Hi OP, I have 3 home schooling. (yr 5, 3 & 1). They have all always had very good report at school and teachers say they work very hard.
Well, I am really struggling.
My yr 3 is doing pretty much all of her work but I do have to go on at her.
My yr 5 sounds like your son. I mentioned it to her teacher and her teacher said that she was one of her hardest working pupils. Right now, I literally have to sit behind her until she does something.
I'm trying to work from home too which doesn't help but frankly I'm wondering if it's futile nagging them.
I think there are a few issues. For one, none of them have had any calls or video lessons (it's all sent through via google classroom), so they have effectively been cut off from teachers and the people they look up to very suddenly.
They have lost routine, friends and seeing their family (grandparents etc and in our case their dad) all at the same time.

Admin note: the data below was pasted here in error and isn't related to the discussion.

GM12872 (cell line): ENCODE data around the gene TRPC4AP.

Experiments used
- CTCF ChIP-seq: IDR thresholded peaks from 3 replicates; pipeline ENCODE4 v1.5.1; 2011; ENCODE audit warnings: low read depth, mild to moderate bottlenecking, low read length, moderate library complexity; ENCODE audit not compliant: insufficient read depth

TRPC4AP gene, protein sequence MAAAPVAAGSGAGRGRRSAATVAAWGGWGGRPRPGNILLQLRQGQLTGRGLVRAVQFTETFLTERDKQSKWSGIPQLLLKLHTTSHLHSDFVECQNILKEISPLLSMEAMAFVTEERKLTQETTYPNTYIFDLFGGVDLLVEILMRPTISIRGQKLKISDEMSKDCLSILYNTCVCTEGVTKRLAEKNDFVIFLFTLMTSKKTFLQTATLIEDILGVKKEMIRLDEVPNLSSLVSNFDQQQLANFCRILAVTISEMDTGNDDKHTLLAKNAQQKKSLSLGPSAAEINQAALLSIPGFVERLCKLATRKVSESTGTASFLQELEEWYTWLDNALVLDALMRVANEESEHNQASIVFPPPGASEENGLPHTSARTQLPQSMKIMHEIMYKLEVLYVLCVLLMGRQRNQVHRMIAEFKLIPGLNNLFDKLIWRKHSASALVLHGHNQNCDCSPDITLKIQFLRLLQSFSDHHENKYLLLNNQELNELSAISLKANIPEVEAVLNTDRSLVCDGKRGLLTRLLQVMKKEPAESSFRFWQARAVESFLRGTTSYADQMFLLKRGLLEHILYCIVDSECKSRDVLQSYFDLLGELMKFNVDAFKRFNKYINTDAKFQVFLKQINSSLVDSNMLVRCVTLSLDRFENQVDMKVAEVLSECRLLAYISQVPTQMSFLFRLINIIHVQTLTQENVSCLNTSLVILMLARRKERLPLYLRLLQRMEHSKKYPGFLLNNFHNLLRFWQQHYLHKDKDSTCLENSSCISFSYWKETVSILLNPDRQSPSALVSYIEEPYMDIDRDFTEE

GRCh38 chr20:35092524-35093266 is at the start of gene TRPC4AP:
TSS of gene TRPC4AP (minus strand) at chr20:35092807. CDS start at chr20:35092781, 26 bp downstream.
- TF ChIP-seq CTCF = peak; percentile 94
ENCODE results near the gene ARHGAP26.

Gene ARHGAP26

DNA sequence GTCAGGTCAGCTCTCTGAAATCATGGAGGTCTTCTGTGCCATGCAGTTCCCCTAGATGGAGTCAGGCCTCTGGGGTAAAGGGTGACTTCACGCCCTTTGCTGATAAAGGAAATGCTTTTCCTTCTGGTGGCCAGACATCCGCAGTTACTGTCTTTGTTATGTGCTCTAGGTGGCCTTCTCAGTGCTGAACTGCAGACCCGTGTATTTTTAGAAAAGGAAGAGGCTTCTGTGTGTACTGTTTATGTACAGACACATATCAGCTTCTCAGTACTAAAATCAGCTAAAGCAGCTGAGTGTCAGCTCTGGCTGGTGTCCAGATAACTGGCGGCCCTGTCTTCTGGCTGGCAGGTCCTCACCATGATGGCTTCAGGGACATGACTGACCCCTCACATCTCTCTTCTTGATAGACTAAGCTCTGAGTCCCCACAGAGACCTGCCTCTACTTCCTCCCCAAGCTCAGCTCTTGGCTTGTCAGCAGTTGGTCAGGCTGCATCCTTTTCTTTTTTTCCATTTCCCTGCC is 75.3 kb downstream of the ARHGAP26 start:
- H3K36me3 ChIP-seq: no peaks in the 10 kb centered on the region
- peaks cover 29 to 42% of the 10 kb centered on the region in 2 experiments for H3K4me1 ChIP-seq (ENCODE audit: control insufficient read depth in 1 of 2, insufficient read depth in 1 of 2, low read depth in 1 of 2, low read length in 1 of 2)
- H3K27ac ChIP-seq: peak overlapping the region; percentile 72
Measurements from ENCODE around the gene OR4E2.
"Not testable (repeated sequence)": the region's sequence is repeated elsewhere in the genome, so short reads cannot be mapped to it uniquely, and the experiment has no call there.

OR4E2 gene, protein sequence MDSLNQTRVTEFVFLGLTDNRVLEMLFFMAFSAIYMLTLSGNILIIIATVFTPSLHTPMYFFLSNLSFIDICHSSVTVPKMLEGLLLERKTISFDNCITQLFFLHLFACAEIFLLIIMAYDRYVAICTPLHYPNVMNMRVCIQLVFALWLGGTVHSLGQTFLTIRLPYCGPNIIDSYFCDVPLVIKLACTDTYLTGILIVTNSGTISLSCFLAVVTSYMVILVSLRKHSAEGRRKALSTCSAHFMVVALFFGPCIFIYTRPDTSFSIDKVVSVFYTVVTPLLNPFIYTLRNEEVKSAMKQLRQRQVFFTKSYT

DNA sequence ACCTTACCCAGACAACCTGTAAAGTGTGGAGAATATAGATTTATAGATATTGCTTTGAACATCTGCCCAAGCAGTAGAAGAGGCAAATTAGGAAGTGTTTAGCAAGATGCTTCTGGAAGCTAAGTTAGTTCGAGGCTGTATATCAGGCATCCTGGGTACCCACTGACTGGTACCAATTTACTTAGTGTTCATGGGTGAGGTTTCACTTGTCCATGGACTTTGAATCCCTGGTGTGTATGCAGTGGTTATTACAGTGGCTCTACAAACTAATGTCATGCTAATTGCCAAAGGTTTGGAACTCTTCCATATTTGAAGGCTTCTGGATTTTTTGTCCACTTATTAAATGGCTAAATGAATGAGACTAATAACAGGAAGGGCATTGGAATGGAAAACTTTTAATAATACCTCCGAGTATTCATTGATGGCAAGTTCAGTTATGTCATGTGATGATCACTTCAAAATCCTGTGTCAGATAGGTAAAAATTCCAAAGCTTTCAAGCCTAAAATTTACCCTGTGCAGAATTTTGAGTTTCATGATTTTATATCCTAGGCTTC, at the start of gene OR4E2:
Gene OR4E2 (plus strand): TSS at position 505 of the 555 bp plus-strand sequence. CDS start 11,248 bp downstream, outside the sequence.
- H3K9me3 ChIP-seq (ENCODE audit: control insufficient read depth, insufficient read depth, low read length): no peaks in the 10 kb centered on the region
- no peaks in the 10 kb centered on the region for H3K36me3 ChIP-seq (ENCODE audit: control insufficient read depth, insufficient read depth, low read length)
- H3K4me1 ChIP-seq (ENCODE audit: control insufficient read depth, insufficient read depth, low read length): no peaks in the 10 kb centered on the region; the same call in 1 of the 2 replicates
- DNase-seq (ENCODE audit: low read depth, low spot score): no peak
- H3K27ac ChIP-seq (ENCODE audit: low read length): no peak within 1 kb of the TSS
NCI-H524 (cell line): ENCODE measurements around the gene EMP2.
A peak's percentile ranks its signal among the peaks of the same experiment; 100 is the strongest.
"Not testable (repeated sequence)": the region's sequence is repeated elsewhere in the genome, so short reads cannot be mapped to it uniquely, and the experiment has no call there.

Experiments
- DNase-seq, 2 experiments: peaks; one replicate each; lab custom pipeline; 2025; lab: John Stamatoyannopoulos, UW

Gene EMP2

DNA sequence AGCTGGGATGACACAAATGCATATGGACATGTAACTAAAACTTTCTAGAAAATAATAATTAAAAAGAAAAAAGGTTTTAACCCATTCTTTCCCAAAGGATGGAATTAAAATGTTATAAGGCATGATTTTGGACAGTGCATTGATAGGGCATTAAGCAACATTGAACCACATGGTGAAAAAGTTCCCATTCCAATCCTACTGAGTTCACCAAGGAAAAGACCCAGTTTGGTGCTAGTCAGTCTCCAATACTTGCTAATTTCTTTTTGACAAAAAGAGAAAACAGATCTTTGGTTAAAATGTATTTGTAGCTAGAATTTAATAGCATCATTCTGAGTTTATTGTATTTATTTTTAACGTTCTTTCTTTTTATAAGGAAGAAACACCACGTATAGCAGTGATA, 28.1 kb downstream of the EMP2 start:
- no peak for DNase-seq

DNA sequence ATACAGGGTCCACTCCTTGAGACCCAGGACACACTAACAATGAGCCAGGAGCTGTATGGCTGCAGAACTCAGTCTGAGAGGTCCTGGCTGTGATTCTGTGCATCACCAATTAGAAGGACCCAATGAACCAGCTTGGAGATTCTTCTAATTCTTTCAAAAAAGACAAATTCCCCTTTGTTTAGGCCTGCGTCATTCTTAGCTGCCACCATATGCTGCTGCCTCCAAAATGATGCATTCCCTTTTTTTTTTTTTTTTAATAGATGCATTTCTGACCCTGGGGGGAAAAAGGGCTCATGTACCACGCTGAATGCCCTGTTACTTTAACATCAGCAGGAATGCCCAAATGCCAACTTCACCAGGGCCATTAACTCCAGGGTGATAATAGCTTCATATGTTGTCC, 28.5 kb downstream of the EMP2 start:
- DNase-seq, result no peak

Then, because us parents have no idea when they will be going back we can't answer their questions or give them any timeline to work to.
Our teachers are not marking either (apart from one so I'm having to do it) so why (in their mind) should they do all this work when they don't actually know when/if they will ever see this teacher again?
I've been trying to look at the situation through their eyes and frankly, I'd feel very insecure and like my little world had been torn apart.
I sometimes struggle to study and I’m 43 and well used to studying. I cannot comprehend how a year 3 could study on their own?! Of course young children need a parent or adult with them while learning to talk it through with them. The best way of learning is to talk about it. My year two is doing bugger all because I’m working and can’t sit with him.
I certainly don’t expect him to do it on his own. And he is very bright and his school are providing excellent resources.
BTW I feel very guilty too if they don't get work done and I've been beating myself up about it but today, I let it go. It's too stressful when I'm trying to work and they don't need more of that at the moment.